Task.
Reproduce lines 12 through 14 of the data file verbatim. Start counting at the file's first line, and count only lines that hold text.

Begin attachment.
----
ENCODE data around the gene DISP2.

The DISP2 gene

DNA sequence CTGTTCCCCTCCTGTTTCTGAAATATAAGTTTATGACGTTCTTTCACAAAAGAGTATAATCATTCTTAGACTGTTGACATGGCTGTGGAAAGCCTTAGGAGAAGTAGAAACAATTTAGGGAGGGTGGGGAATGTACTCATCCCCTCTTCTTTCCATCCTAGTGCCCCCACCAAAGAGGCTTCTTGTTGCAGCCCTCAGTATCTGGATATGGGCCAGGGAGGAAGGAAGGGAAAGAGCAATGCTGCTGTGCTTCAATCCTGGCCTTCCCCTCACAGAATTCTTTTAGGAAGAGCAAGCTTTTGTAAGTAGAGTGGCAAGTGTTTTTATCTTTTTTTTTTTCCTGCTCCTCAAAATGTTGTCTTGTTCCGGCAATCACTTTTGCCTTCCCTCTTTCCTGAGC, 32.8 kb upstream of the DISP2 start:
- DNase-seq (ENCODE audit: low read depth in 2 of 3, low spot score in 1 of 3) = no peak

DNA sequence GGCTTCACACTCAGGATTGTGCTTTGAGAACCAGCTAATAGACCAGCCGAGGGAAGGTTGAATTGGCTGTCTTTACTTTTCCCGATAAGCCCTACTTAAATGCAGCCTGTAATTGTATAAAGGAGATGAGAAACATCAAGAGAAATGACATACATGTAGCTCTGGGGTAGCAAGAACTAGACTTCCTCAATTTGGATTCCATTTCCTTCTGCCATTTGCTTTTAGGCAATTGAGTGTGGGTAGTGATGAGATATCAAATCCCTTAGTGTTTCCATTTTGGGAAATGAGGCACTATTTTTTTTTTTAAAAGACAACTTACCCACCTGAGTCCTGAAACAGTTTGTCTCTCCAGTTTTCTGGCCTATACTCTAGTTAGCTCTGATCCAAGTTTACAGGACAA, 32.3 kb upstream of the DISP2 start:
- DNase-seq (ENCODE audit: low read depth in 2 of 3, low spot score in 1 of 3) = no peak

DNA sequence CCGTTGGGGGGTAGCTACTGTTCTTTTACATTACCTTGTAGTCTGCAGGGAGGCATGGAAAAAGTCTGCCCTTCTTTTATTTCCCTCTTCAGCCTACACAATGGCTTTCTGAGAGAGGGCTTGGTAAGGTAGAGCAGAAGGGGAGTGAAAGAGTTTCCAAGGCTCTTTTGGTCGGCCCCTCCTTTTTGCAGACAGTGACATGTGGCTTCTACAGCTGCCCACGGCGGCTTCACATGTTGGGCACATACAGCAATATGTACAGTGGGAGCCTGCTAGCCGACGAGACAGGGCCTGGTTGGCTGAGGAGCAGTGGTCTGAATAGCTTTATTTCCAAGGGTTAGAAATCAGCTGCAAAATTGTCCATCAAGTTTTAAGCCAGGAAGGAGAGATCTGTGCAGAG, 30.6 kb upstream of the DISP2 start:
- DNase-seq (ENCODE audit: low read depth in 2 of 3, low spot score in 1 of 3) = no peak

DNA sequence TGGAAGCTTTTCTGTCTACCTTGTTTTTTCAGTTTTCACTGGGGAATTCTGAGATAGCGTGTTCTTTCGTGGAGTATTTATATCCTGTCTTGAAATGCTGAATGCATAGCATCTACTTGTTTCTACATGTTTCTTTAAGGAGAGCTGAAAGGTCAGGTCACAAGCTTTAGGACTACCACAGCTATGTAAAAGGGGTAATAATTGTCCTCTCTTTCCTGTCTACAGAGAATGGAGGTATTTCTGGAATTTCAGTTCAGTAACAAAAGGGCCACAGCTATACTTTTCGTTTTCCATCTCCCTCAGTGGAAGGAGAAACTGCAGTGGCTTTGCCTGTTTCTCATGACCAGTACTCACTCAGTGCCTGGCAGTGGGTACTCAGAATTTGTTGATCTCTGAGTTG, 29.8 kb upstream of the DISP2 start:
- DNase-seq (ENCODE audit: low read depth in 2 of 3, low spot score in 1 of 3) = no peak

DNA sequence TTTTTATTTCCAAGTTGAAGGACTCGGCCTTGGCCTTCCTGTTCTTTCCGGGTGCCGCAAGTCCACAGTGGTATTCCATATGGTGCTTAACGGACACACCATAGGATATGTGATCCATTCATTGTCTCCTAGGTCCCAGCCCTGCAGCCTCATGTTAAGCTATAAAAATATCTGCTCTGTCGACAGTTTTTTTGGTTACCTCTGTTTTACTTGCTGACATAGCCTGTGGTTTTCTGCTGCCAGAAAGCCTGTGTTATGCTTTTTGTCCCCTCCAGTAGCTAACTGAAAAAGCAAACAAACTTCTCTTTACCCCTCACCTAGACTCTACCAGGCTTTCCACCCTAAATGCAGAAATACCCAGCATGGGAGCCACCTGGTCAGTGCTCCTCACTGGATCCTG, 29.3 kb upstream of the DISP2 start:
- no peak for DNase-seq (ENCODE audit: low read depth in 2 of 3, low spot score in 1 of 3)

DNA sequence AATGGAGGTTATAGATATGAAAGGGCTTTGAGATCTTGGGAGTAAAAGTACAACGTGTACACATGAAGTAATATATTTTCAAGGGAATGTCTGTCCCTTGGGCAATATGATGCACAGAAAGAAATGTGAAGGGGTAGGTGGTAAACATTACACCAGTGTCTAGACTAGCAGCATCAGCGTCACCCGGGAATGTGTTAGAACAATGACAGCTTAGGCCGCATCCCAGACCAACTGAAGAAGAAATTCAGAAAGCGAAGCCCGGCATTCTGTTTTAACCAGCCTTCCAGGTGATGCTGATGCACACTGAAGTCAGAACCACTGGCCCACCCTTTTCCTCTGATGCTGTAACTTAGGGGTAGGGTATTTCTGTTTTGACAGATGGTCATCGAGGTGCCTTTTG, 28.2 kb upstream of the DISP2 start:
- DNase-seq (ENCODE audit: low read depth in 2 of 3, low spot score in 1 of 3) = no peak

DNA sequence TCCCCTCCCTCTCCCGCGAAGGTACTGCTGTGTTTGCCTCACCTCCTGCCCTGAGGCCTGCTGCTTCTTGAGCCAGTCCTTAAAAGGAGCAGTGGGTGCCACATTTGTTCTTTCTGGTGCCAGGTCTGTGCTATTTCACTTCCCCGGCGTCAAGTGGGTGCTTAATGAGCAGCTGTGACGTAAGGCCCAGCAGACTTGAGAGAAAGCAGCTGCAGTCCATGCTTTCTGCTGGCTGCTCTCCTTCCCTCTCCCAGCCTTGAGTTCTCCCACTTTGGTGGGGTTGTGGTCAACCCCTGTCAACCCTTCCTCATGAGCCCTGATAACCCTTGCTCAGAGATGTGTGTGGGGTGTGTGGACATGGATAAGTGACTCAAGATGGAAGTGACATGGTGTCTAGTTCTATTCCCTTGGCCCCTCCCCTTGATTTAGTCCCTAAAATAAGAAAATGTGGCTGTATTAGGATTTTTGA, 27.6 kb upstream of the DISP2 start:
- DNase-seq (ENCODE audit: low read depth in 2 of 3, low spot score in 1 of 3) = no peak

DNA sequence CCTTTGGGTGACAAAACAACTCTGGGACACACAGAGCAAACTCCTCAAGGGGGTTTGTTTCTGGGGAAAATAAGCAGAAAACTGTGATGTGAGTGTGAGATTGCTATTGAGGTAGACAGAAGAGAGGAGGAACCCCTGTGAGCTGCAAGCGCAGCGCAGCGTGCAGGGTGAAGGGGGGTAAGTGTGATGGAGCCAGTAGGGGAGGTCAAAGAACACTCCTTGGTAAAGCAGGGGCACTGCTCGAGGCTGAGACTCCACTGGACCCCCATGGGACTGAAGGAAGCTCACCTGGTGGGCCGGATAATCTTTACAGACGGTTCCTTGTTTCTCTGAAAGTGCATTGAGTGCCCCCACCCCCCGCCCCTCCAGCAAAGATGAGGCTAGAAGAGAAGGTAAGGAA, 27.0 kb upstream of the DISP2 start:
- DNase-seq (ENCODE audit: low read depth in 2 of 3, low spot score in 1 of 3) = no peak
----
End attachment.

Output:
- no peak for DNase-seq (ENCODE audit: low read depth in 2 of 3, low spot score in 1 of 3)

DNA sequence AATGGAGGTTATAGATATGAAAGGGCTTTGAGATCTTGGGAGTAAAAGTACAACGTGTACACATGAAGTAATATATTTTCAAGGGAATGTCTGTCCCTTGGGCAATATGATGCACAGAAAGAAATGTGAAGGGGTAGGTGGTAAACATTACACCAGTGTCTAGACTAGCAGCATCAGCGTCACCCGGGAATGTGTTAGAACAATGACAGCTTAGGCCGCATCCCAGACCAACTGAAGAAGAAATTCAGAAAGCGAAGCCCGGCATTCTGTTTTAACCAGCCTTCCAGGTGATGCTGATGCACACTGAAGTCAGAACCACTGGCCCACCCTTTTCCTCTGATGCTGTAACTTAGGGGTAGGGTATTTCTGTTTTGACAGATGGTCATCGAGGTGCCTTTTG, 28.2 kb upstream of the DISP2 start:
- DNase-seq (ENCODE audit: low read depth in 2 of 3, low spot score in 1 of 3) = no peak